Orthogonal Thought | Random musings from the creator of Cooking For Engineers and Lead Architect of Fanpop





More Social Security Numbers Publicly Available

Posted 20 April, 2007 at 1:19pm by Michael Chu
(Filed under: Life, Rant)

The New York Times reported today that the social security number of 30,000 people "who received loans or other financial assistance from two Agriculture Department programs were disclosed for years in a publicly available database, raising concerns about identity theft and other privacy violations". The first question that comes to mind, is why does this stuff keep happening?

Then, I think about it and it seems inevitable that SSN's will be leaked or made available by accident as long as we use them as our primary form of identification in the United States. Since it's a unique number that is issued by the government to almost all U.S. citizens (apparently, after talking to my friend Harold, children who are home birthed take a little longer to get their numbers depending on which county you live in), it's basically the primary key into the citizens database of the U.S. It's bound to get out (you give it out all the time to strangers when you need to access your accounts, apply for credit, buy anything worth more than a few thousand dollars, etc.), so we should have something else in place as authentication. Then we won't be so worried about letting our SSN out all the time. Also, some financial institutions are starting to match other pieces of "public" information to authenticate - you need your SSN and your current address. If a database or a piece of mail has your SSN on it, wouldn't it have your address too?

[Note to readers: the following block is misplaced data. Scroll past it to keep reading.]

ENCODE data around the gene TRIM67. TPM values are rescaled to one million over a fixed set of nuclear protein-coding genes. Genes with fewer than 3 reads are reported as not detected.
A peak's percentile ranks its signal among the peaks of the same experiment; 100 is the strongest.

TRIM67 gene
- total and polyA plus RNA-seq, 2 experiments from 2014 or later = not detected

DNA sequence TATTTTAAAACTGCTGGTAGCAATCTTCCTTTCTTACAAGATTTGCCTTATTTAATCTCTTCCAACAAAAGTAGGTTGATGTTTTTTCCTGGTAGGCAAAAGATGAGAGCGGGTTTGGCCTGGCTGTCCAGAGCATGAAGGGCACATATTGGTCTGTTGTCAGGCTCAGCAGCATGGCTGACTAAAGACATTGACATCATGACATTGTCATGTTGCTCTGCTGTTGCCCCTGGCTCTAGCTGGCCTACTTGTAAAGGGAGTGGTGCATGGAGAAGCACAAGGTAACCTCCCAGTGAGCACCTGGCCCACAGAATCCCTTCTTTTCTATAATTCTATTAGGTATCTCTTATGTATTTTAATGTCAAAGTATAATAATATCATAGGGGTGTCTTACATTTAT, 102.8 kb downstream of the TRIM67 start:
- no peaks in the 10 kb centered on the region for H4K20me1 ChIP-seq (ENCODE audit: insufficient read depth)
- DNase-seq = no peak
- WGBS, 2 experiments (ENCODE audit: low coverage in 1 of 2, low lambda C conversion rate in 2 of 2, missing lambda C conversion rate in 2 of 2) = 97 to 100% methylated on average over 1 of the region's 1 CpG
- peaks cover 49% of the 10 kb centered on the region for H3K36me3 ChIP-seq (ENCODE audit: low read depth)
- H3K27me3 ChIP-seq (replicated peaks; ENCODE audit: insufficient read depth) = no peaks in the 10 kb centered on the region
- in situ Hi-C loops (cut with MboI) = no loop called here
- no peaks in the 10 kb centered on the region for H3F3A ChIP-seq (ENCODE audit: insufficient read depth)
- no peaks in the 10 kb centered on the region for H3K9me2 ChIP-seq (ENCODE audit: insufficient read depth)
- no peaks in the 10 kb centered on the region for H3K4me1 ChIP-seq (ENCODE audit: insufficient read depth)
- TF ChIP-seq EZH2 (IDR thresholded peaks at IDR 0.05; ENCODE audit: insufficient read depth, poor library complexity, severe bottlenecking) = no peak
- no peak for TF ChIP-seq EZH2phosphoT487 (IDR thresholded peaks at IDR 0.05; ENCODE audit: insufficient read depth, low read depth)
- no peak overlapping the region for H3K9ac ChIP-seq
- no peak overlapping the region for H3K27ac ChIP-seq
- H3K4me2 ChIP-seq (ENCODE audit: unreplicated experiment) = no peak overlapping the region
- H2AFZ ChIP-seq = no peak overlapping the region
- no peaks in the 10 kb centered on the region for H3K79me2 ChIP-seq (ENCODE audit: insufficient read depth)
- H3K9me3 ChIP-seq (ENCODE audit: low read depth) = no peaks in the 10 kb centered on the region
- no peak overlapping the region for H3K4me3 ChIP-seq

I'm not sure what the solution is - assign everyone a credit card sized device that has a unique private key built in and generates the appropriate response to a challenge code that the credit card company, bank, or other business issues? That could work, but many people would lose it (just like people lose their social secury cards) and batteries would go dead and it wouldn't be as cheap for the goverment to produce as a piece of thick paper with a number printed on it.

Unfortunately, I have to go back to work and I should be using my time coding instead of thinking up a new solution for identity theft.

1 comment to More Social Security Numbers Publicly Available

Jesse Harris, April 20th, 2007 at 2:10 pm:

  • The real stupidity of the SSN as an identifier is that it's the equivalent of a username with no password. Unfortunately, there's no incentive for credit reporting agencies to discourage ID fraud since it's all on the consumer to prove they don't owe the money, something that can take months or years if it's even possible.

    When you ask for a credit report online, you're asked a series of 5 questions about your credit history. Why is it that they don't ask those same questions when doing a credit check to make sure it's you? The system is already in place and it would almost entirely shut down fraudulent use of the SSN for loans and credit cards. Even basic checks against place of birth, age and gender would kill a lot of the fraud and the government has that checking system in place as well.

    We have the solutions, we just choose not to use them. Stupid, stupid, stupid.